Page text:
It’s always a good idea to diversify your holdings, and many investors turn to the U.S. when they want to expand their investments beyond the Canadian market.

If you hold U.S. shares in your RRSP, the dividends are not taxed, but if you plan to buy U.S. stocks in a non-registered account or in a TFSA, the distributions are subject to a withholding tax, which can be 30% if you don’t fill out the proper paperwork.

For the rich cats out there, you’ll also run into foreign ownership disclosure rules once the U.S. portfolio tops $100,000.

These issues shouldn’t deter investors from buying south of the border. The U.S. market is much more diversified than the Canadian market, and the returns in the U.S. tend to be pretty good over the long haul, but there is some work involved to make sure you don’t lose out on your dividend earnings or run afoul of the CRA.

If all of this seems like a big hassle, you can still get exposure to U.S. growth and benefit from the strong greenback by owning Canadian stocks with significant U.S.-based revenue.

Here are the reasons why I think Toronto-Dominion Bank (TSX:TD)(NYSE:TD) and Fortis Inc. (TSX:FTS) are strong picks.


A decade ago, TD didn’t have much of a U.S. presence, but a massive spending spree along the U.S. east coast from Maine down to Florida has built a very substantial retail operation. In fact, TD now owns more branches south of the border than it does here in Canada.

The American business continues to grow, and restructuring efforts are starting to make the division more efficient. Investors get to participate in the U.S. economic recovery, and the rally in the greenback is providing a nice boost to profits when converted to Canadian dollars.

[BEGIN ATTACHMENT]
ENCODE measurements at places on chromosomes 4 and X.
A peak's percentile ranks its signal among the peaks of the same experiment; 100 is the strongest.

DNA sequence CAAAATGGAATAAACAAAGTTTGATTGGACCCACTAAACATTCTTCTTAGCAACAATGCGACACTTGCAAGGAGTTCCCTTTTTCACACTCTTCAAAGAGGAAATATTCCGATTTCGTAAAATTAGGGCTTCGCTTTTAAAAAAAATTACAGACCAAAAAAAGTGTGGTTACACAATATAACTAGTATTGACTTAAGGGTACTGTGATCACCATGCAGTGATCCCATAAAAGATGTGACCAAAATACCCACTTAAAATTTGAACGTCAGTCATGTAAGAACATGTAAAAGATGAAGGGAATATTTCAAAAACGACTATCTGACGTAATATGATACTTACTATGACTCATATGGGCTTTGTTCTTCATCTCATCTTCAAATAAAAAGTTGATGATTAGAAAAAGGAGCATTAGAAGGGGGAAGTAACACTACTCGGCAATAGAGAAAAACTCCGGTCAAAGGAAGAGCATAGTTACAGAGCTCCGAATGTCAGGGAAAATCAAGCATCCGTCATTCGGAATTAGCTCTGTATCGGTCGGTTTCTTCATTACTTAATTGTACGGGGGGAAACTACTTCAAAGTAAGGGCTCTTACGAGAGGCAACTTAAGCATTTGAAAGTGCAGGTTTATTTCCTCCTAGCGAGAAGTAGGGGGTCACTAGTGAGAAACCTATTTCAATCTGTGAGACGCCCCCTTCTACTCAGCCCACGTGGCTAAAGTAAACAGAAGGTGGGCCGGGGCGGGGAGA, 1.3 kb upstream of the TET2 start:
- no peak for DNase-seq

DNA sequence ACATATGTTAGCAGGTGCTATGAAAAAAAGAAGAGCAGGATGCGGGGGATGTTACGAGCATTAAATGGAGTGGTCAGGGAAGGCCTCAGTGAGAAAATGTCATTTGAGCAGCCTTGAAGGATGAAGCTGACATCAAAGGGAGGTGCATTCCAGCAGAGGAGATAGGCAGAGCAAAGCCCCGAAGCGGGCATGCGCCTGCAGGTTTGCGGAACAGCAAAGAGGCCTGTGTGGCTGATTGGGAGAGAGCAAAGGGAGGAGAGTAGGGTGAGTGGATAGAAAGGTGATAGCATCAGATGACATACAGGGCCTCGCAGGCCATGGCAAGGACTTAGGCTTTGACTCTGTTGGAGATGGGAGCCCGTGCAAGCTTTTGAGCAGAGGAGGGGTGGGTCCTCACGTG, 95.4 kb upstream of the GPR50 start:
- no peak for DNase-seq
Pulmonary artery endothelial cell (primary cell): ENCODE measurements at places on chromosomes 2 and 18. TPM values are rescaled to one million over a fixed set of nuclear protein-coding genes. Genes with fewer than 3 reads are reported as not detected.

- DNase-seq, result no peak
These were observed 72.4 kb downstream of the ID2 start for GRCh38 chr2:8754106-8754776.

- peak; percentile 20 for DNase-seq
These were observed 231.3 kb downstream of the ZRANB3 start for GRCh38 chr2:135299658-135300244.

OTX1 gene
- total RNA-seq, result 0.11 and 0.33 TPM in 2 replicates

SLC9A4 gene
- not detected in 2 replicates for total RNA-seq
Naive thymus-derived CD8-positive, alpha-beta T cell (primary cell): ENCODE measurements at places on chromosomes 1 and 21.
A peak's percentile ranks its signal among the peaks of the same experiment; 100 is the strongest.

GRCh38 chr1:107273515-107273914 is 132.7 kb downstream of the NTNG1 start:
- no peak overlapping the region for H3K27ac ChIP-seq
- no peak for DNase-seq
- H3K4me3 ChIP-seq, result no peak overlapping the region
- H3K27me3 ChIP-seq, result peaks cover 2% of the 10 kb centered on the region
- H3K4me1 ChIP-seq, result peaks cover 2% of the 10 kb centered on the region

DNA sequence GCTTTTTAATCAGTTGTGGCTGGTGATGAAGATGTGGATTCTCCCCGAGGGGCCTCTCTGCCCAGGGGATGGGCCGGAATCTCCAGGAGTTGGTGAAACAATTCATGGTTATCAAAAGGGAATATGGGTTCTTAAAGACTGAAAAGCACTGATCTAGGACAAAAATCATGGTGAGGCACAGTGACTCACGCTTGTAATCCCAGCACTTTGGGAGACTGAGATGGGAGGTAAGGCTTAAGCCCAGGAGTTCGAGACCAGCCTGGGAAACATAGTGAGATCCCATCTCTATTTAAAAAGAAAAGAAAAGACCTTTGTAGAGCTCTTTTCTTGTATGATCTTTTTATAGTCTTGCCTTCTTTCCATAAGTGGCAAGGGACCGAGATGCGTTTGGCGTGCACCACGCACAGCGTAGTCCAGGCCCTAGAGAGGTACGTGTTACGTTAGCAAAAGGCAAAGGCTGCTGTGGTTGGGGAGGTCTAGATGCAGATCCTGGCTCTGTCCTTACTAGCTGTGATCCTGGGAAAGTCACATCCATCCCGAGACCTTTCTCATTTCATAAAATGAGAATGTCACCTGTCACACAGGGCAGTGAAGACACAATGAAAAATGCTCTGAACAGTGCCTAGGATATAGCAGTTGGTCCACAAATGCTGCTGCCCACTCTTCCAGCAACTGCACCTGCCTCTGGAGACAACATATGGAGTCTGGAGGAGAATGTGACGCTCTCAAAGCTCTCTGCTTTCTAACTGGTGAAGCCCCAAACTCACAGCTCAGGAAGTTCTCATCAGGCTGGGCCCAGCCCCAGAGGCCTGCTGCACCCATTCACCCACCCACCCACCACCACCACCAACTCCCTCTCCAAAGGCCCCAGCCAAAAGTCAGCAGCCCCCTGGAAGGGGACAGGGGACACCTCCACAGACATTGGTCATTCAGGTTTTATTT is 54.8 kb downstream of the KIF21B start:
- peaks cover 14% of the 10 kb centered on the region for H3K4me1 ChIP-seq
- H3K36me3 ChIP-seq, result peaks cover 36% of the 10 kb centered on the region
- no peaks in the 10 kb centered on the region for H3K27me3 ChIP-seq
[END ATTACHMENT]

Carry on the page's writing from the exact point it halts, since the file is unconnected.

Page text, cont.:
In fact, U.S. retail earnings came in at $751 million in Q1 2016, up 20% compared with the same period last year. The U.S. operation accounted for roughly a third of total earnings.

TD recently raised its dividend by 8%. The current quarterly payout of $0.55 per share yields 3.9%.


Fortis is an electricity and natural gas utility with assets located in Canada, the United States, and the Caribbean. The company has expanded its U.S. footprint in recent years, and the trend looks set to continue.

In 2014 Fortis spent US$4.5 billion to acquire Arizona-based UNS Energy. The integration of the assets went very well, and 40% of the company’s revenue now comes from the United States. Investors are reaping the benefits as Fortis reported record 2015 net earnings of $2.61 per share, up from $1.41 per share in 2014.

Management just announced plans to buy ITC Holdings Corp., the largest independent pure-play transmission company in the United States. This will boost the U.S.-based revenue even more, and investors should see strong dividend growth as a result.

The company raised its quarterly payout by 10% to $0.375 per share late last year. Fortis expects to increase the dividend by 6% annually through 2020. The current distribution provides a yield of 3.9%.

Fortis has raised its dividend every year for more than four decades.

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Fool contributor Andrew Walker has no position in any stocks mentioned.